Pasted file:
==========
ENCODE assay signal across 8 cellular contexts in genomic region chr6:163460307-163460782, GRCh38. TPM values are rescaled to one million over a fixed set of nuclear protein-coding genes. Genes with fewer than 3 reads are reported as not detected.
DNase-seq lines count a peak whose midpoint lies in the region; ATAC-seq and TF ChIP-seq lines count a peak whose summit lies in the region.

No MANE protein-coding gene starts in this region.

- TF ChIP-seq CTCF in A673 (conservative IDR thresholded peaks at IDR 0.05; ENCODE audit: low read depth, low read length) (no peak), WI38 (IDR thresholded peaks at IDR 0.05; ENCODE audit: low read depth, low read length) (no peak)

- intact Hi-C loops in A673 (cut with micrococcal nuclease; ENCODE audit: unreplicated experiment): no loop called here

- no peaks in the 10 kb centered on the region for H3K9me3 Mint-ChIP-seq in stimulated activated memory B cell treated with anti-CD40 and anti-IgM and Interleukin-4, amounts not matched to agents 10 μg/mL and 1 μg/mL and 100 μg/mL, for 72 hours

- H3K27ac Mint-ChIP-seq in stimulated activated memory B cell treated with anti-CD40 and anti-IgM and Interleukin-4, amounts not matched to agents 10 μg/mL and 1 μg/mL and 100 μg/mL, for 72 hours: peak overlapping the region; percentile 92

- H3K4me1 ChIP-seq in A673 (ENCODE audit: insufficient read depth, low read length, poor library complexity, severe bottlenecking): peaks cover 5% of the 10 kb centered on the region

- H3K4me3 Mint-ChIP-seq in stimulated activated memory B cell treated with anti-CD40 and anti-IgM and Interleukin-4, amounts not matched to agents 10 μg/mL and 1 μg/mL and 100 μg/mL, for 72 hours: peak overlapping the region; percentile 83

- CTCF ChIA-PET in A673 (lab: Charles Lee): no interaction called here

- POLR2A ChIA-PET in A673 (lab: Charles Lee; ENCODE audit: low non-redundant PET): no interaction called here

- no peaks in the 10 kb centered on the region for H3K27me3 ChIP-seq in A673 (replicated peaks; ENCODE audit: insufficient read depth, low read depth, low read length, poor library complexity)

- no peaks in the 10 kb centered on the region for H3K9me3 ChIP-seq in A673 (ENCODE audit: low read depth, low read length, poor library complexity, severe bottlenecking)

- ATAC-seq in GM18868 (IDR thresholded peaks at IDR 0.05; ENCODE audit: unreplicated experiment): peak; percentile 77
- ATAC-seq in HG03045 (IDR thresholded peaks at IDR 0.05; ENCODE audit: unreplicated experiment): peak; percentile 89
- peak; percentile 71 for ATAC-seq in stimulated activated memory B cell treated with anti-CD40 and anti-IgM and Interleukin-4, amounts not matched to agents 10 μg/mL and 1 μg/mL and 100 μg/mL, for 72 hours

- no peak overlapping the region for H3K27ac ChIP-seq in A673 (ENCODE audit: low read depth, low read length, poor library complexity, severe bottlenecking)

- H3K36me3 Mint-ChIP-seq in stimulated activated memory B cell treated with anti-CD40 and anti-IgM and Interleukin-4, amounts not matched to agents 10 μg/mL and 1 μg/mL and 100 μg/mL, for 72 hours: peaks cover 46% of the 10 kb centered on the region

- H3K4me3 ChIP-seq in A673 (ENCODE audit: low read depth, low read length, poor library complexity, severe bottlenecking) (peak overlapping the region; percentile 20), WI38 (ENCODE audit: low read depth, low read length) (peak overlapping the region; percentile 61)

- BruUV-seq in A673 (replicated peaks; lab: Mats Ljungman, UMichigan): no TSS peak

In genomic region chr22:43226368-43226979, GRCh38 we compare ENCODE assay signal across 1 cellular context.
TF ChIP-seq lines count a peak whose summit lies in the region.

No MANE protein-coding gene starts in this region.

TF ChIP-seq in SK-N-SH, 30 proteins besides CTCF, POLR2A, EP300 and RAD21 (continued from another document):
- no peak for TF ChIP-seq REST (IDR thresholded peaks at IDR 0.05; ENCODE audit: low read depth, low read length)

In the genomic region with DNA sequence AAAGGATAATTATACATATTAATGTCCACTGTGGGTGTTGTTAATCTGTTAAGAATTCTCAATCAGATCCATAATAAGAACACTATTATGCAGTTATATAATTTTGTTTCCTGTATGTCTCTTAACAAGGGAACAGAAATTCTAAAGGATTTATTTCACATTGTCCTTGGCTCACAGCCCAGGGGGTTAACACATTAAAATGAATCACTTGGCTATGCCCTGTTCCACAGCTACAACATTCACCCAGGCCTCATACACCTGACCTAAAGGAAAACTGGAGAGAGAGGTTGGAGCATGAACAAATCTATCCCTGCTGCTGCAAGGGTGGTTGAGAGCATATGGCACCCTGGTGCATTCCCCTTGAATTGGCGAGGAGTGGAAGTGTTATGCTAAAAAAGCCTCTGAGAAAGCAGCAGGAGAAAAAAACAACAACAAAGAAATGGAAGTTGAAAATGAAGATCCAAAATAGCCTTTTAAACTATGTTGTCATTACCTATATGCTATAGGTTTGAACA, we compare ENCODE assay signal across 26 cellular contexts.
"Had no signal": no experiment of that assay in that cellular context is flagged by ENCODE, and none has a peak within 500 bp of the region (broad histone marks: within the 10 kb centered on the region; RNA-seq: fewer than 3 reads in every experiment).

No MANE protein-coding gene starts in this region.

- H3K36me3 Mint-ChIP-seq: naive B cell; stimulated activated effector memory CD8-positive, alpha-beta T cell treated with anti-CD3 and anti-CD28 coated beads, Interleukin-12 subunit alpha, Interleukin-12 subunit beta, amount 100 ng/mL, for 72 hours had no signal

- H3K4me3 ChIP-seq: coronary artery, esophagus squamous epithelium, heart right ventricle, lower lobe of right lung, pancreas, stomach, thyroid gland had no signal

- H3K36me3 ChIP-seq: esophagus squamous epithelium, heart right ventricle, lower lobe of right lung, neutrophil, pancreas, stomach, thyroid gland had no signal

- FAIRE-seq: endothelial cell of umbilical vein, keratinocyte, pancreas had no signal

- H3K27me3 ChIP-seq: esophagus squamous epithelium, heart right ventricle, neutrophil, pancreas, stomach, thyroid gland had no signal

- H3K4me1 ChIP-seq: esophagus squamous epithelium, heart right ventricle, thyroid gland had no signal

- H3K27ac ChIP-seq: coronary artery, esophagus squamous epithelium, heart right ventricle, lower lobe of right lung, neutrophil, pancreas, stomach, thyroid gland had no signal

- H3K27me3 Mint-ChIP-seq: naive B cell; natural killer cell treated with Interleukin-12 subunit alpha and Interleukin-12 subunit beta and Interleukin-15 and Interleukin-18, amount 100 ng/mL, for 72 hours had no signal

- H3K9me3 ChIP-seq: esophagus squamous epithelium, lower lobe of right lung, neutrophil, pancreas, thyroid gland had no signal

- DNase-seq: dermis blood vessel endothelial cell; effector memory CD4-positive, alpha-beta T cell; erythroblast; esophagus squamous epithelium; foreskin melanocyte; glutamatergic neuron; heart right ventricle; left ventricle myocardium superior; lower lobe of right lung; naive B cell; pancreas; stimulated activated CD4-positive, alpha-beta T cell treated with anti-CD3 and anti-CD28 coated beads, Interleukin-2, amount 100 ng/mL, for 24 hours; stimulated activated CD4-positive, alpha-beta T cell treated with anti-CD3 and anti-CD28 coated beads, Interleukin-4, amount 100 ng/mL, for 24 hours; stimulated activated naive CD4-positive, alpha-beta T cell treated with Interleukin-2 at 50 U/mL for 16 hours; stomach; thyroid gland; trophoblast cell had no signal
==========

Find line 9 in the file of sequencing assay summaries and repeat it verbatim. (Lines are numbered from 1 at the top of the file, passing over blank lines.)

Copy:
- H3K4me3 Mint-ChIP-seq in stimulated activated memory B cell treated with anti-CD40 and anti-IgM and Interleukin-4, amounts not matched to agents 10 μg/mL and 1 μg/mL and 100 μg/mL, for 72 hours: peak overlapping the region; percentile 83